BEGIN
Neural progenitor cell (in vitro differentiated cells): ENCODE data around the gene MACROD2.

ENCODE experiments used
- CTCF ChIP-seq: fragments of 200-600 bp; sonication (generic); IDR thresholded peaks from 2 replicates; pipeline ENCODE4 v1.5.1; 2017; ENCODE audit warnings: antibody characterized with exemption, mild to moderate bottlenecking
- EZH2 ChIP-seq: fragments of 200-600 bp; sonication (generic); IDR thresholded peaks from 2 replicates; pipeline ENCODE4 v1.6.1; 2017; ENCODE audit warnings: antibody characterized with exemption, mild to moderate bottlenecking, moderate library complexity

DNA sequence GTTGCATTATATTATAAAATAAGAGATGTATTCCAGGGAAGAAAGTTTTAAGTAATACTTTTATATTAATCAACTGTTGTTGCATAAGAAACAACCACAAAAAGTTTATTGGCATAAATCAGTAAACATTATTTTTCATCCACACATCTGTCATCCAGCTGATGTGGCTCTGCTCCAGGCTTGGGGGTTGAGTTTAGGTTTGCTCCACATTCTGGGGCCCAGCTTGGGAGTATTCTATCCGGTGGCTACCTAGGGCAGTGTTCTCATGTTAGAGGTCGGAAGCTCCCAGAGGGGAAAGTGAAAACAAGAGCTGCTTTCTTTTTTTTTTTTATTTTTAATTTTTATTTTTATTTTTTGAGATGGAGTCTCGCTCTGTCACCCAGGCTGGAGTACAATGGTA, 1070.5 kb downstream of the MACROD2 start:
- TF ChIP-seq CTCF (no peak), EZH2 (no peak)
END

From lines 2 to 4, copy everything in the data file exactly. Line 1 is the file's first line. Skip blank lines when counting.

ENCODE experiments used
- CTCF ChIP-seq: fragments of 200-600 bp; sonication (generic); IDR thresholded peaks from 2 replicates; pipeline ENCODE4 v1.5.1; 2017; ENCODE audit warnings: antibody characterized with exemption, mild to moderate bottlenecking
- EZH2 ChIP-seq: fragments of 200-600 bp; sonication (generic); IDR thresholded peaks from 2 replicates; pipeline ENCODE4 v1.6.1; 2017; ENCODE audit warnings: antibody characterized with exemption, mild to moderate bottlenecking, moderate library complexity